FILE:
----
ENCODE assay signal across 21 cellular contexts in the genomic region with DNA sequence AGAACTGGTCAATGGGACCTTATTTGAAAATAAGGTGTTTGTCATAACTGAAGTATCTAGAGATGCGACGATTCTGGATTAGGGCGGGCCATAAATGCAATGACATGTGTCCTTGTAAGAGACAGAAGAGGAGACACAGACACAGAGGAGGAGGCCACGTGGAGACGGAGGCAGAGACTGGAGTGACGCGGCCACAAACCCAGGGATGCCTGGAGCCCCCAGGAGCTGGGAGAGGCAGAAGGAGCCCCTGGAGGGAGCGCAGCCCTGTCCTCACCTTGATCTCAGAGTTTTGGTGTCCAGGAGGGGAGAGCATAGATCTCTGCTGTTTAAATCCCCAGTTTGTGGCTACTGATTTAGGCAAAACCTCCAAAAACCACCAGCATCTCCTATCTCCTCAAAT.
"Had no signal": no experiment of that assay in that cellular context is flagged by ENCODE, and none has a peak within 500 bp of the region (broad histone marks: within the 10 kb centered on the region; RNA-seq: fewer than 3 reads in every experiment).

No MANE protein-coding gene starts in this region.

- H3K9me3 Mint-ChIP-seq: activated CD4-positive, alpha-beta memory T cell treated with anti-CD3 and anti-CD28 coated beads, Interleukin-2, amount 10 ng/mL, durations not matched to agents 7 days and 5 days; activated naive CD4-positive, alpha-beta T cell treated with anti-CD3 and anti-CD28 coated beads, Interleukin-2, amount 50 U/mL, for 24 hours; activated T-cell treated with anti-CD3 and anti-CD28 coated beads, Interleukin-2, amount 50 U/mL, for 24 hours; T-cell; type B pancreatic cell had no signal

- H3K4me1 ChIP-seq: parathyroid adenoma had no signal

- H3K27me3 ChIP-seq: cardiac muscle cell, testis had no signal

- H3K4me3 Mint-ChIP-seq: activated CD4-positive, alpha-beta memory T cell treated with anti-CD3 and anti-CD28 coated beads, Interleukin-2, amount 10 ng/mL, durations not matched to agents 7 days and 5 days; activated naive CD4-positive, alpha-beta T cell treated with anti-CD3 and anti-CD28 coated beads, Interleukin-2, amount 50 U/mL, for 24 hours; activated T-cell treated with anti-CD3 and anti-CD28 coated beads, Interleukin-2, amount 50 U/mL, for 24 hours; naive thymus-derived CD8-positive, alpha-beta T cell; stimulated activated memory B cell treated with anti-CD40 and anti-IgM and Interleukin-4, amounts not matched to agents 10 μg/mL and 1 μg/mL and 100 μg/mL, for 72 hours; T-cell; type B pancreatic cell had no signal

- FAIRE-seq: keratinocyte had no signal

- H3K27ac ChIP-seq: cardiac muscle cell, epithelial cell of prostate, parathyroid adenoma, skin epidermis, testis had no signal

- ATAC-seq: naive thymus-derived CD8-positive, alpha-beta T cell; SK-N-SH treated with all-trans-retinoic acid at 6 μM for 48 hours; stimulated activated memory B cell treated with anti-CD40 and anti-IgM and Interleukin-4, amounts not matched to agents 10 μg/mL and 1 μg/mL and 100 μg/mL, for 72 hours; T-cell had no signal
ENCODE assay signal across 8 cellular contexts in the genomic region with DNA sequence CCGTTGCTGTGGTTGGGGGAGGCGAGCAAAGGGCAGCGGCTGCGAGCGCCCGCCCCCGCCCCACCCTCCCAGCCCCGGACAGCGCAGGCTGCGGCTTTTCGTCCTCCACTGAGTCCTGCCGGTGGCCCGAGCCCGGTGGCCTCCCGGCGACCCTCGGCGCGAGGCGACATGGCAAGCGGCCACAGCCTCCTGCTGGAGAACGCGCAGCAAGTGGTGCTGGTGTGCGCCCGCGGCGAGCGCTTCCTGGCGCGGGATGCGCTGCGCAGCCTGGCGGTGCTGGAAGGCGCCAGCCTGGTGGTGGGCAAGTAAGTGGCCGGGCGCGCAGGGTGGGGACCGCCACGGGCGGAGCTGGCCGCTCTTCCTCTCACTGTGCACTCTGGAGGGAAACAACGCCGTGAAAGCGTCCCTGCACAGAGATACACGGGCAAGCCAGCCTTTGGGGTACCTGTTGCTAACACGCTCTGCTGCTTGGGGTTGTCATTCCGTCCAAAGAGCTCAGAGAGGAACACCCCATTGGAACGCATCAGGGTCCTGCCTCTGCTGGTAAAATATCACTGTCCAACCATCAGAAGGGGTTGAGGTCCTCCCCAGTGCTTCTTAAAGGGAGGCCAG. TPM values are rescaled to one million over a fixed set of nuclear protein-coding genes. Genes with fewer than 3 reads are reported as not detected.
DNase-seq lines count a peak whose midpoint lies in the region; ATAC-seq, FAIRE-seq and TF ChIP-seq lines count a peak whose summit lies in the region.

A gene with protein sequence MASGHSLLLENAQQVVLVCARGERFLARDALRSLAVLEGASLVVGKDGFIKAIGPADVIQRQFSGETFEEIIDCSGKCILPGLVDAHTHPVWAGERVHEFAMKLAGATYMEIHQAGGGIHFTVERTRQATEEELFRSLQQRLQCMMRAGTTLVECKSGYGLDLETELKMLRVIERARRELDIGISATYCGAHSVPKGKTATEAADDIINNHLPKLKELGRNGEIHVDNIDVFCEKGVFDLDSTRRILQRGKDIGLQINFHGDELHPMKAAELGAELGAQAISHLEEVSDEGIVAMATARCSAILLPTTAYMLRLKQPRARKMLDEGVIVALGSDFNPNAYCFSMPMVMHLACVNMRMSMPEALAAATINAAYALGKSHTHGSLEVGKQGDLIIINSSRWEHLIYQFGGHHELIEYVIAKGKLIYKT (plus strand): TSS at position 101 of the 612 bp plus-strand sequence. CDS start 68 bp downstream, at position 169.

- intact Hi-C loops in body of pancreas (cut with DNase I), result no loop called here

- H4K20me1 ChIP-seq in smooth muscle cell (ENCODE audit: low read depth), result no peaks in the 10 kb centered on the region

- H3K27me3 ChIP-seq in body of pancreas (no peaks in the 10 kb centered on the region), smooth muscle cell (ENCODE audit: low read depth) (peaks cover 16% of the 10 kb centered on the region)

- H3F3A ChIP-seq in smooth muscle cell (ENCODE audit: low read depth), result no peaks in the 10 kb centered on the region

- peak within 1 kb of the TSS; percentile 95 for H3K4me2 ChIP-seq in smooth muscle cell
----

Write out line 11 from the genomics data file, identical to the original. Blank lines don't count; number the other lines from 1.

ENCODE assay signal across 8 cellular contexts in the genomic region with DNA sequence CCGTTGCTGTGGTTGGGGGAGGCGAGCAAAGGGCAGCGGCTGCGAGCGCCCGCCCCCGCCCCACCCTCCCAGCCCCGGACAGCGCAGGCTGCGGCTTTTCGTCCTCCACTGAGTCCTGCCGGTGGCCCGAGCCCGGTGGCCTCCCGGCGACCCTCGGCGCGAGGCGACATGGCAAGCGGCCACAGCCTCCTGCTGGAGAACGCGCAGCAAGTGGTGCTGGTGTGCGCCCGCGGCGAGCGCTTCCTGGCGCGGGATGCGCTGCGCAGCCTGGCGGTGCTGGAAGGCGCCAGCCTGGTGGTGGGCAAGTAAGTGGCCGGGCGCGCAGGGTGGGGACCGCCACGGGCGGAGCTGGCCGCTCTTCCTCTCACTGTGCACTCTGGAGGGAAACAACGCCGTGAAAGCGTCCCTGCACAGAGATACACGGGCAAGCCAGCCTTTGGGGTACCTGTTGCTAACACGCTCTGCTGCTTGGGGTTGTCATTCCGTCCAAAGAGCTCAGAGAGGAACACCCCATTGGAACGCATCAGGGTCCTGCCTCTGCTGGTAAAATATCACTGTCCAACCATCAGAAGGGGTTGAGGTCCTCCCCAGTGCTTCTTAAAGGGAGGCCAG. TPM values are rescaled to one million over a fixed set of nuclear protein-coding genes. Genes with fewer than 3 reads are reported as not detected.